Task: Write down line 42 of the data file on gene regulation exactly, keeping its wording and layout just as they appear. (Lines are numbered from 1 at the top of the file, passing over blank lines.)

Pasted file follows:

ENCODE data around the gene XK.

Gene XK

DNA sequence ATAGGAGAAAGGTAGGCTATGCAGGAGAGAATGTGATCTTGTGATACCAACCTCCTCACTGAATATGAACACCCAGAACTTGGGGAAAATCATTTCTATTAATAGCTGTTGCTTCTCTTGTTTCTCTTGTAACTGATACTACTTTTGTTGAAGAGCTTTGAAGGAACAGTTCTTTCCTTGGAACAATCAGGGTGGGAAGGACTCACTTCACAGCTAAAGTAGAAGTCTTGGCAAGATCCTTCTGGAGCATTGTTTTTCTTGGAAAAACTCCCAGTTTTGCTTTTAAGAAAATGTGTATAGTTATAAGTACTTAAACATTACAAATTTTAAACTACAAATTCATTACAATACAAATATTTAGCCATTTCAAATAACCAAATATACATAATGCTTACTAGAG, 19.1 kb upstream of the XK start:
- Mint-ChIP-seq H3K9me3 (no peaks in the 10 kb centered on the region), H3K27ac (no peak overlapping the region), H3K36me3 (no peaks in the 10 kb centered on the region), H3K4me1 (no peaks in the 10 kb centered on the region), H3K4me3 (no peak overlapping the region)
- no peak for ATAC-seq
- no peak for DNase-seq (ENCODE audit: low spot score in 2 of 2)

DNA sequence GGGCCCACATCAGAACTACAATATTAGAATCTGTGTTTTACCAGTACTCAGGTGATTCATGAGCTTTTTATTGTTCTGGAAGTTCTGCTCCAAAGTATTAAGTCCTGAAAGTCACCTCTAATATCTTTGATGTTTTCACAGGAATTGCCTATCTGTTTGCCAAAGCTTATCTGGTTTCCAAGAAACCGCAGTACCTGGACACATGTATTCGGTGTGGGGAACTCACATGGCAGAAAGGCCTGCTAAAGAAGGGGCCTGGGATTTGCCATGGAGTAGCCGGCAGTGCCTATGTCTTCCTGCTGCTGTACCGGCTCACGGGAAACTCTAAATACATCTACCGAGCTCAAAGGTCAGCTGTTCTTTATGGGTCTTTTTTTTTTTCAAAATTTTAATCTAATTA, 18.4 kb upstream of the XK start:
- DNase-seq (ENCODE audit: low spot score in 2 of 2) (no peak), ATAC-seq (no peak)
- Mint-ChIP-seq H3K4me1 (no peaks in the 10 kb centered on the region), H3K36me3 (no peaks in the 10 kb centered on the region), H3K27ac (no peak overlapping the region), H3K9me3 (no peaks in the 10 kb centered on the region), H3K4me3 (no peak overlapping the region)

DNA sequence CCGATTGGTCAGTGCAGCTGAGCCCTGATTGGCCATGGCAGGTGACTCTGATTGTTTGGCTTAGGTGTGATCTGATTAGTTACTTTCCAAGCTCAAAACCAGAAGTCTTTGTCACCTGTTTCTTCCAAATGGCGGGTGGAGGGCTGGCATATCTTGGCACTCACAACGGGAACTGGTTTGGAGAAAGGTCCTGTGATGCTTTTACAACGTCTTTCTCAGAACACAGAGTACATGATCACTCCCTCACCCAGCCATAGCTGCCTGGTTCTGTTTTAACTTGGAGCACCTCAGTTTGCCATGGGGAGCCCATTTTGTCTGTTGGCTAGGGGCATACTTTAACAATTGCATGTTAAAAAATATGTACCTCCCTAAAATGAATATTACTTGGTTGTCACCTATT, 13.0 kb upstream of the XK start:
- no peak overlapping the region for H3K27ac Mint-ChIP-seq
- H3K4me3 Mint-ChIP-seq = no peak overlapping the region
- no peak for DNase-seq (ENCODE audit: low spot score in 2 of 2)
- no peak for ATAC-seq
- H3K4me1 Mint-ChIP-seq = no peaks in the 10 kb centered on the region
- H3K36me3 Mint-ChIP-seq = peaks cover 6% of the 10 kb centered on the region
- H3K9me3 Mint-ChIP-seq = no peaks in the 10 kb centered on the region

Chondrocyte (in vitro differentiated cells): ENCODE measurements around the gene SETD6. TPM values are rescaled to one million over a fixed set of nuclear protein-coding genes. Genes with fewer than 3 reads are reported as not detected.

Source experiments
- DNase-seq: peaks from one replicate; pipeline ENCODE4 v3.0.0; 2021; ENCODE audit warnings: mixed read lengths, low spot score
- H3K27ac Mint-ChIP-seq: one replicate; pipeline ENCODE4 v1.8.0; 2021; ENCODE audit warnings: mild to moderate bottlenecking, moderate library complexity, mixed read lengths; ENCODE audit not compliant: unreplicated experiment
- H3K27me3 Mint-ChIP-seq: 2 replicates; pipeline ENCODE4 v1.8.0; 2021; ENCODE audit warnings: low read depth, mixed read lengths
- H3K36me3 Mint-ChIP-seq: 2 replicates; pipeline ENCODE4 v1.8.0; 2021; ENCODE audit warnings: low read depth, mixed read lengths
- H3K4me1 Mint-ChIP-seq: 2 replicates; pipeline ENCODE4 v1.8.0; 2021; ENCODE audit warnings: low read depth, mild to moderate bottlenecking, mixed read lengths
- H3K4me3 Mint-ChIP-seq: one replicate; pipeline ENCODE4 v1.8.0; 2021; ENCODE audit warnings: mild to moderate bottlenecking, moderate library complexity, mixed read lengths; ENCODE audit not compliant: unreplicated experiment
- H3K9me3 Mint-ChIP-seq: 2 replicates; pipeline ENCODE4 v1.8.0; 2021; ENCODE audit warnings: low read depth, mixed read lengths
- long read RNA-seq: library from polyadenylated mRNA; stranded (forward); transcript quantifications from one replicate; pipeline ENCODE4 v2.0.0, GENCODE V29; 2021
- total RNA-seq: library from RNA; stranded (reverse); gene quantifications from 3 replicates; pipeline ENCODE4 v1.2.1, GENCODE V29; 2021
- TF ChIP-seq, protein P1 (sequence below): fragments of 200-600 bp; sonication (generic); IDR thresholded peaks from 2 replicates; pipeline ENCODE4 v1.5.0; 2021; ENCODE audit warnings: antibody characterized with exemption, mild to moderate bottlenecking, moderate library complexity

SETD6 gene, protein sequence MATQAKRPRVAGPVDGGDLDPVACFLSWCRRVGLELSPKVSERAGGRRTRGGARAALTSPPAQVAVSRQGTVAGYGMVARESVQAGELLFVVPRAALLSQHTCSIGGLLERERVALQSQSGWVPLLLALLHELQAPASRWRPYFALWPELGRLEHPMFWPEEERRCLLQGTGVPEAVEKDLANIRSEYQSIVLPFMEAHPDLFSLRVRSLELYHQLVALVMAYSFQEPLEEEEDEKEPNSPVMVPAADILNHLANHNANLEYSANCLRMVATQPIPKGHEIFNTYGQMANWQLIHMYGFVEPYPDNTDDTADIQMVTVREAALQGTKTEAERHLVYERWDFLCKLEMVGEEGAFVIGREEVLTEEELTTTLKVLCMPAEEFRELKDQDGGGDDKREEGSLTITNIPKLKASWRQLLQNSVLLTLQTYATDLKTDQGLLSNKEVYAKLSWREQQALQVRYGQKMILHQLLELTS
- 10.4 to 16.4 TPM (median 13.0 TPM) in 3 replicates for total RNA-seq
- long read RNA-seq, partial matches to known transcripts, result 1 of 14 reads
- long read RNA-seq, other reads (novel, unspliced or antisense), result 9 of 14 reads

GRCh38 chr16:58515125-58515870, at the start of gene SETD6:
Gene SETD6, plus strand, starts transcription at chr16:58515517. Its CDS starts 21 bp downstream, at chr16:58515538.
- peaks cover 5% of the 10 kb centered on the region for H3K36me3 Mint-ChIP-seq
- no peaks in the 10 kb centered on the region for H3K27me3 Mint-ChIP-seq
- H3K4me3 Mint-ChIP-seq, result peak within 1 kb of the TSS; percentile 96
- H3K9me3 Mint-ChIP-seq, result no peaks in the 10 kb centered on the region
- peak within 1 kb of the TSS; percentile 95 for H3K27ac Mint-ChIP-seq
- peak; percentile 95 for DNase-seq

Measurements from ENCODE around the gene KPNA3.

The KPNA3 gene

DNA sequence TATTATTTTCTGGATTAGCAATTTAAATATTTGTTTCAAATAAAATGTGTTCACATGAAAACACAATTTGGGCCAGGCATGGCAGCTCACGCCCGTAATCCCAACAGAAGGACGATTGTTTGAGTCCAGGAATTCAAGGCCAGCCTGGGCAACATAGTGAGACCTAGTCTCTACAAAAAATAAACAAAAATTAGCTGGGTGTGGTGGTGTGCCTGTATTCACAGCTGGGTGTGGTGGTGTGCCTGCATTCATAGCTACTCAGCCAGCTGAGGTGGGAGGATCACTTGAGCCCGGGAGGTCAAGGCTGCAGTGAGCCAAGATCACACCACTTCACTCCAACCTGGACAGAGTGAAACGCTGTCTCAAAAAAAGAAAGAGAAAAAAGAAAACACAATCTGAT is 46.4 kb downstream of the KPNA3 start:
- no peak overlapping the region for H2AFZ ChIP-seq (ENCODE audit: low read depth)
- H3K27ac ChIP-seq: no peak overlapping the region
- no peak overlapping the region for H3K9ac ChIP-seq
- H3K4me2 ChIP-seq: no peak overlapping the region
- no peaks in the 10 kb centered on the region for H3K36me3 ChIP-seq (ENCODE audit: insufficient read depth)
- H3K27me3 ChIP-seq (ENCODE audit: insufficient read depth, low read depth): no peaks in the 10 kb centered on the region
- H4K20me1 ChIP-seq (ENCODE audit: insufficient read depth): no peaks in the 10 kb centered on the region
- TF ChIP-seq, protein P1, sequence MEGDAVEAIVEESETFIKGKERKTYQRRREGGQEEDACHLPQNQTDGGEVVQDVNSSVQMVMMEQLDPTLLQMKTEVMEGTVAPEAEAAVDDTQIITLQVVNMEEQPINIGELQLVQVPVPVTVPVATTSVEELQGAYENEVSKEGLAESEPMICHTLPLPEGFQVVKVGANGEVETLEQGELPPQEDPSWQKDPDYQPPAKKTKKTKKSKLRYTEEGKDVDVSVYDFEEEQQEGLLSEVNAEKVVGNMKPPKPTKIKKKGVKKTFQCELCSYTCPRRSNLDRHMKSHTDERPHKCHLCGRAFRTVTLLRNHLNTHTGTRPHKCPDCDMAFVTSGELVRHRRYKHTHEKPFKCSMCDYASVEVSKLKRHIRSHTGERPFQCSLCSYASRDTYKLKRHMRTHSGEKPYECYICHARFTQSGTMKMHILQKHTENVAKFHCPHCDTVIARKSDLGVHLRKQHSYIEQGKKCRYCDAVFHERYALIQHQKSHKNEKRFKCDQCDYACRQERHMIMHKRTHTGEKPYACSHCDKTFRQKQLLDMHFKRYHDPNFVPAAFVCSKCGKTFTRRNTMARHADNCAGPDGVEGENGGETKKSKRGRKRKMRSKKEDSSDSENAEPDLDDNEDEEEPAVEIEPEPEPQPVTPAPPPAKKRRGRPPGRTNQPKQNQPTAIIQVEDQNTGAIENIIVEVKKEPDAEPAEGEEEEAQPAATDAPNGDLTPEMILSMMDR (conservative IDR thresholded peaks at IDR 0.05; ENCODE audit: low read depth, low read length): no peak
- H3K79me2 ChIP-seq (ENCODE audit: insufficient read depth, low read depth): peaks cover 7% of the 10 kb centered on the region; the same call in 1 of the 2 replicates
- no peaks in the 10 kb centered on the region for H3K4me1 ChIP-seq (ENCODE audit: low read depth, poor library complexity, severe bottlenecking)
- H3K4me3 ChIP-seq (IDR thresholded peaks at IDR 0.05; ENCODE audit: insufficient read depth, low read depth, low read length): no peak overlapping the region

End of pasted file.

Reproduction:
Measurements from ENCODE around the gene KPNA3.